Wimbledon starts

Wimbledon starts tomorrow, and it is going to be the busiest fortnight of the year in Wimbledon and Southfields. Last year, when the Olympic Games were held in London, and Andy Murray won the gold, I could hear the cheers from Centre Court in my room, drifting on a westerly breeze. Depending on the weather and how much time I have on hand, I might go once or twice during the Championship to see a few matches.

Umbrella in the Wimbledon colours

Usually I go for the afternoon entry after 5 PM, when the ticket price is reduced, and watch matches in the outer courts in the first week, and perhaps queue up for the ticket resale for Centre and No 1 Courts, especially in the second week. The weather is a factor: if it is likely to rain, or it is actually raining in the morning and early afternoon, then fewer people are likely to be going to the venue, therefore there would be less queuing and more chances to see matches, provided the weather clears up in the evening. I have been very fortunate in that I was able to watch ladies’ quarter-finals in 2011 and 2012: it rained during the day, so the two matches scheduled on No 1 were moved to Centre, and I managed to obtain a resale ticket for Centre to watch more or less two complete matches. In the past, I have also queued up very early in the morning, and overnight once: it is an exhausting yet exhilarating experience, and surviving the whole day on excitement and enthusiasm.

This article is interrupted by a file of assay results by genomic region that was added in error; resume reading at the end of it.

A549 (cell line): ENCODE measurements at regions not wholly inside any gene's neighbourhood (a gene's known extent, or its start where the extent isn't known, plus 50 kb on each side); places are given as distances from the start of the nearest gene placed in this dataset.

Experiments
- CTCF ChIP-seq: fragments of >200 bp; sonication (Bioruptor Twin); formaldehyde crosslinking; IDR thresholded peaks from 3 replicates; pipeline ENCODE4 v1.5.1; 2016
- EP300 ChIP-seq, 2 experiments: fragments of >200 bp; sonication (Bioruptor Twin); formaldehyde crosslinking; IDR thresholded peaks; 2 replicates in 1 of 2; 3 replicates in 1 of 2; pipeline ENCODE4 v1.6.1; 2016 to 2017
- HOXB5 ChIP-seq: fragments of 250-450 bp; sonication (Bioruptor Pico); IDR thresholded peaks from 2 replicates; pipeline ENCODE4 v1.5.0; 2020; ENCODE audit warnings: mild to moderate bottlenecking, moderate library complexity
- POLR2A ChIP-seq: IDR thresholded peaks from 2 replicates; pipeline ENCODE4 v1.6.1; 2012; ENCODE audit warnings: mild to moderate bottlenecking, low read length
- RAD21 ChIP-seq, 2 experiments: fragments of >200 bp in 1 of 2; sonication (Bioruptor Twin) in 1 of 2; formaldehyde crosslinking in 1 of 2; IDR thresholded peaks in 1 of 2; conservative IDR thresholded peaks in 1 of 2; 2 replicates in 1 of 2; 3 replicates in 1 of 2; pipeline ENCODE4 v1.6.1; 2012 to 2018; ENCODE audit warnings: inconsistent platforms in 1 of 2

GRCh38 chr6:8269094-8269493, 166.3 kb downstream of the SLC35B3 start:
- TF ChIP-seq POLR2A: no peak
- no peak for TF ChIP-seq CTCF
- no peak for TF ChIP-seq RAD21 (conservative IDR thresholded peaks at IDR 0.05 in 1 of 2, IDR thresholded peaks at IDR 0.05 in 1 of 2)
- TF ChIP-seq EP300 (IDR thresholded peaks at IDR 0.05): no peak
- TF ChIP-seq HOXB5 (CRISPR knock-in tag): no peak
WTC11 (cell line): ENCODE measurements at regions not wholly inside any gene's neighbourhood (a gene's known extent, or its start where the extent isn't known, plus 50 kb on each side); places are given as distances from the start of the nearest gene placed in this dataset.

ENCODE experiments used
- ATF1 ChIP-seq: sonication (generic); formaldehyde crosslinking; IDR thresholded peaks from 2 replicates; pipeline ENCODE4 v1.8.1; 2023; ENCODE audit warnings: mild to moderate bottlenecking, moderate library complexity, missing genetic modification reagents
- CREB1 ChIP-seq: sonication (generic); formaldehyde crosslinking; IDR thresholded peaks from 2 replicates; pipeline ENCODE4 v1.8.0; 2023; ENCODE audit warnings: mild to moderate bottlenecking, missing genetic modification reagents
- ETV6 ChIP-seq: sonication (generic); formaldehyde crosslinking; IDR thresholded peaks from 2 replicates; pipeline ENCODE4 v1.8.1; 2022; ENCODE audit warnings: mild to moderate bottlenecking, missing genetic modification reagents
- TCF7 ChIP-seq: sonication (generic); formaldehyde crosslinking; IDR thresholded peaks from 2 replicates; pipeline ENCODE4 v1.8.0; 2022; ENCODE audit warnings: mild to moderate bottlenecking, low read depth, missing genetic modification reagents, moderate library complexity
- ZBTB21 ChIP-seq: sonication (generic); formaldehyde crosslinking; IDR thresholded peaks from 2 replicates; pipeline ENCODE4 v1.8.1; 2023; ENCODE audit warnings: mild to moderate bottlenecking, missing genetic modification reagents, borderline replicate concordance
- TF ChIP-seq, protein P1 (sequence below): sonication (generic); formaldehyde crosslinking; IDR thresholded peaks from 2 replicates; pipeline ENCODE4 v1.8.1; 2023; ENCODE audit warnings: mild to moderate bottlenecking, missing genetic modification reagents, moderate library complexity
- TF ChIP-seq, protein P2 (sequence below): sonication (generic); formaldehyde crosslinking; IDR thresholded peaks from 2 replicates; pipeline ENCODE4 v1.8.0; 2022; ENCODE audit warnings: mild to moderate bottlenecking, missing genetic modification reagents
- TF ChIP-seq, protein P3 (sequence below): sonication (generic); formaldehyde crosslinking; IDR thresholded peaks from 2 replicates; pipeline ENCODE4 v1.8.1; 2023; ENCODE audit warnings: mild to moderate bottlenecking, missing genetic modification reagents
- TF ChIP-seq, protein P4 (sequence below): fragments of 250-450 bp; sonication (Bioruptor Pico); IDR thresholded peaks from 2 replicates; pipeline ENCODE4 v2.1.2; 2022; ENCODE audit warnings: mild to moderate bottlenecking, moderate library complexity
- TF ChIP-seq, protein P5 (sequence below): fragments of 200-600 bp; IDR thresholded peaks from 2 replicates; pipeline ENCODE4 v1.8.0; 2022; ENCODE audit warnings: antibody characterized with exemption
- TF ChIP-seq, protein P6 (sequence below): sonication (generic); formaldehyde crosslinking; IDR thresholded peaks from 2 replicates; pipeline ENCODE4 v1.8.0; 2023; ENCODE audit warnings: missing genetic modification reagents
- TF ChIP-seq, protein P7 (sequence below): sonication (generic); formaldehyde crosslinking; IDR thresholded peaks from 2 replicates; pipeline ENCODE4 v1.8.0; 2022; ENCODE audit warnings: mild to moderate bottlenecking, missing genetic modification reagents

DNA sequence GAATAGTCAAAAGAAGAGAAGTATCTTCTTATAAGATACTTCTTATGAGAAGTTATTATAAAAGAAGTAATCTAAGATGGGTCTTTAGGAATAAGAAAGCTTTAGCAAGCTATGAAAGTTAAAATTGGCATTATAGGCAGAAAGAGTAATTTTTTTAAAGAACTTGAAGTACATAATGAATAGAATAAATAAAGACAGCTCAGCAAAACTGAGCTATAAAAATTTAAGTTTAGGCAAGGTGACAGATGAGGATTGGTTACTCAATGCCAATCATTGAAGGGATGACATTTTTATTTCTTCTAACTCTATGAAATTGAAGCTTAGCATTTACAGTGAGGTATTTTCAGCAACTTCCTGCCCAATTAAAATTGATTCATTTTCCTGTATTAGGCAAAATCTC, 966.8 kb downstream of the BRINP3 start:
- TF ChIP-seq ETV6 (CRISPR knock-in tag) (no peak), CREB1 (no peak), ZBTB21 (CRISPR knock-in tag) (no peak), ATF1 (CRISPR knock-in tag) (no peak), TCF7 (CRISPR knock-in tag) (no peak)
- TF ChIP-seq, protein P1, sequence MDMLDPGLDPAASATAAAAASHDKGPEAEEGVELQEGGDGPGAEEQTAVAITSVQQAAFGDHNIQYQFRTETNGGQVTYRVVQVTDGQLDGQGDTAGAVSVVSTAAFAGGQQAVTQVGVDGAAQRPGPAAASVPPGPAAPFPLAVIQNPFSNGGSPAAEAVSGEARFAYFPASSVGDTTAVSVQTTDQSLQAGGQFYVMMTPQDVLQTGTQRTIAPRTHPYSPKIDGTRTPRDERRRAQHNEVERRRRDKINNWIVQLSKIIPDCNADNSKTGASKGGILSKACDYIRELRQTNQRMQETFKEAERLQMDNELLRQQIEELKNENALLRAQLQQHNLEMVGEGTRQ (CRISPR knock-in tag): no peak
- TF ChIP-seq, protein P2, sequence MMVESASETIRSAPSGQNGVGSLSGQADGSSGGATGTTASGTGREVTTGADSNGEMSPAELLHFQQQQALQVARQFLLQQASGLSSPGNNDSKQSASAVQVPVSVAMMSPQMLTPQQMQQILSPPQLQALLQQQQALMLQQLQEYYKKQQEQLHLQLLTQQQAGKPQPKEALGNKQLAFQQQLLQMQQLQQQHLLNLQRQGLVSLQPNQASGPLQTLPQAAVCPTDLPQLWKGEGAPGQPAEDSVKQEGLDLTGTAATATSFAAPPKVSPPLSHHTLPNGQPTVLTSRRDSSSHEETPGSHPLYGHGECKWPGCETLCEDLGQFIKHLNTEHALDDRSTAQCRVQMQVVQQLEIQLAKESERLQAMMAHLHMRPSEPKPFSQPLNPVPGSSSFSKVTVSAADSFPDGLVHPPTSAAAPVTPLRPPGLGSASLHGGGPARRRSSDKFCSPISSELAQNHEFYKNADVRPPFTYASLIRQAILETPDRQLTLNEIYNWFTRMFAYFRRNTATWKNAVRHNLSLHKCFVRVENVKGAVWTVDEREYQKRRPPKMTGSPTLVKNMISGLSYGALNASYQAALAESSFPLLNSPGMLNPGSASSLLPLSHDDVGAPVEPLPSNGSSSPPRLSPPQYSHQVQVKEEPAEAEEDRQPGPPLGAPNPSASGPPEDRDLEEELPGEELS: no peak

I am not a devoted follower of the sport, in that I do not watch all televised games or follow the fortunes of the players in great detail, but I really do enjoy going to the courts to watch matches. It feels totally different from watching on television: in particular, the flight of the ball is so much clearer. But above all, there is emotion and closeness, that is intense and raw. Compared to other sports, tennis feels more intimate, and gladiatorial in nature. Fists and punches are not exchanged, but underneath the civility of the game, the indirectness mediated by the racket and the ball, and the spatial separation by the net and the lines, there is real passion, determination, and skill. There will be many dramas over the next two weeks, and hopefully I can be a witness to one or two.